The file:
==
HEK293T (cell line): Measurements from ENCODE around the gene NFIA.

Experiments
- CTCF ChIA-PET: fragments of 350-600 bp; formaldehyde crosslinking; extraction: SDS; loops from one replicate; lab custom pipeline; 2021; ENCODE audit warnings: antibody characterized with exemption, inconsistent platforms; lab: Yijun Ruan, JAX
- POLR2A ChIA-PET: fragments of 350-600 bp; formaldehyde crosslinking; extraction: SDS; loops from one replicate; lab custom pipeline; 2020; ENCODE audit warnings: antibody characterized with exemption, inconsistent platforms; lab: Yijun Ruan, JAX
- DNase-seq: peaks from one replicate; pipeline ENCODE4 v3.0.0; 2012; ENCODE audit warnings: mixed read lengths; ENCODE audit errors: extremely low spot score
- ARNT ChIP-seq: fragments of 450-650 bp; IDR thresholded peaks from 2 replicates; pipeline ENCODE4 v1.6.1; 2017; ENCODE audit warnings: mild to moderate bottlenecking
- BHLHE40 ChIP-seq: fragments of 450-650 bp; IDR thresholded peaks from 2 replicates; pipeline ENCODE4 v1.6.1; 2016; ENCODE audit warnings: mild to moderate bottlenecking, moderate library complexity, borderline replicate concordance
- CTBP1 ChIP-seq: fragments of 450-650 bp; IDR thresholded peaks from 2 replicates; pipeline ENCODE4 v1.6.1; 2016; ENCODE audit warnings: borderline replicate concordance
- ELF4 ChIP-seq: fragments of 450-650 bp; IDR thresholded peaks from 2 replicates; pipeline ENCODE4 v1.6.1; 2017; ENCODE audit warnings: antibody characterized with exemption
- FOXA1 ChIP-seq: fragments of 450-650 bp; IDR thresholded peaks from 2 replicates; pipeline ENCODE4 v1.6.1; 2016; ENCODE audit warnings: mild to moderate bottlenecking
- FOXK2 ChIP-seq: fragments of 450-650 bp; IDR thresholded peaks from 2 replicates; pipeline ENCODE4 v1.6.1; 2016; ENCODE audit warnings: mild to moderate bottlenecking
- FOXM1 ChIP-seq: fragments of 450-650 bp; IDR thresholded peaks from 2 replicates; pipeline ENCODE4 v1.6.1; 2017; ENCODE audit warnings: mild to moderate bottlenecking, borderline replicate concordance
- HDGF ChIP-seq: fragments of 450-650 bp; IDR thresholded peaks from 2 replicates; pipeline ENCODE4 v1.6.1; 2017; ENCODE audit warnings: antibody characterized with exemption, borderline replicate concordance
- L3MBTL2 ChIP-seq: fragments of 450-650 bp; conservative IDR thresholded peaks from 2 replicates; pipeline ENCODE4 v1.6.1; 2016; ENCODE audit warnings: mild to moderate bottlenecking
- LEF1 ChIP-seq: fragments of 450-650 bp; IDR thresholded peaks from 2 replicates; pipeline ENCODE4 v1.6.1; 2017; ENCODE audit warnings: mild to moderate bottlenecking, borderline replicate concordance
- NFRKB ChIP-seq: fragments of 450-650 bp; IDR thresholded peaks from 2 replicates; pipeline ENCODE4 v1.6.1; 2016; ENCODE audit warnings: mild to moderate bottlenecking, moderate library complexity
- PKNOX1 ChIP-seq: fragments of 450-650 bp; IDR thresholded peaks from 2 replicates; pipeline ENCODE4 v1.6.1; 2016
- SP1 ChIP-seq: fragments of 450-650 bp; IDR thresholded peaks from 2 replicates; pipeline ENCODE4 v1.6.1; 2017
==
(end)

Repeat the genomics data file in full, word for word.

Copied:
HEK293T (cell line): Measurements from ENCODE around the gene NFIA.

Experiments
- CTCF ChIA-PET: fragments of 350-600 bp; formaldehyde crosslinking; extraction: SDS; loops from one replicate; lab custom pipeline; 2021; ENCODE audit warnings: antibody characterized with exemption, inconsistent platforms; lab: Yijun Ruan, JAX
- POLR2A ChIA-PET: fragments of 350-600 bp; formaldehyde crosslinking; extraction: SDS; loops from one replicate; lab custom pipeline; 2020; ENCODE audit warnings: antibody characterized with exemption, inconsistent platforms; lab: Yijun Ruan, JAX
- DNase-seq: peaks from one replicate; pipeline ENCODE4 v3.0.0; 2012; ENCODE audit warnings: mixed read lengths; ENCODE audit errors: extremely low spot score
- ARNT ChIP-seq: fragments of 450-650 bp; IDR thresholded peaks from 2 replicates; pipeline ENCODE4 v1.6.1; 2017; ENCODE audit warnings: mild to moderate bottlenecking
- BHLHE40 ChIP-seq: fragments of 450-650 bp; IDR thresholded peaks from 2 replicates; pipeline ENCODE4 v1.6.1; 2016; ENCODE audit warnings: mild to moderate bottlenecking, moderate library complexity, borderline replicate concordance
- CTBP1 ChIP-seq: fragments of 450-650 bp; IDR thresholded peaks from 2 replicates; pipeline ENCODE4 v1.6.1; 2016; ENCODE audit warnings: borderline replicate concordance
- ELF4 ChIP-seq: fragments of 450-650 bp; IDR thresholded peaks from 2 replicates; pipeline ENCODE4 v1.6.1; 2017; ENCODE audit warnings: antibody characterized with exemption
- FOXA1 ChIP-seq: fragments of 450-650 bp; IDR thresholded peaks from 2 replicates; pipeline ENCODE4 v1.6.1; 2016; ENCODE audit warnings: mild to moderate bottlenecking
- FOXK2 ChIP-seq: fragments of 450-650 bp; IDR thresholded peaks from 2 replicates; pipeline ENCODE4 v1.6.1; 2016; ENCODE audit warnings: mild to moderate bottlenecking
- FOXM1 ChIP-seq: fragments of 450-650 bp; IDR thresholded peaks from 2 replicates; pipeline ENCODE4 v1.6.1; 2017; ENCODE audit warnings: mild to moderate bottlenecking, borderline replicate concordance
- HDGF ChIP-seq: fragments of 450-650 bp; IDR thresholded peaks from 2 replicates; pipeline ENCODE4 v1.6.1; 2017; ENCODE audit warnings: antibody characterized with exemption, borderline replicate concordance
- L3MBTL2 ChIP-seq: fragments of 450-650 bp; conservative IDR thresholded peaks from 2 replicates; pipeline ENCODE4 v1.6.1; 2016; ENCODE audit warnings: mild to moderate bottlenecking
- LEF1 ChIP-seq: fragments of 450-650 bp; IDR thresholded peaks from 2 replicates; pipeline ENCODE4 v1.6.1; 2017; ENCODE audit warnings: mild to moderate bottlenecking, borderline replicate concordance
- NFRKB ChIP-seq: fragments of 450-650 bp; IDR thresholded peaks from 2 replicates; pipeline ENCODE4 v1.6.1; 2016; ENCODE audit warnings: mild to moderate bottlenecking, moderate library complexity
- PKNOX1 ChIP-seq: fragments of 450-650 bp; IDR thresholded peaks from 2 replicates; pipeline ENCODE4 v1.6.1; 2016
- SP1 ChIP-seq: fragments of 450-650 bp; IDR thresholded peaks from 2 replicates; pipeline ENCODE4 v1.6.1; 2017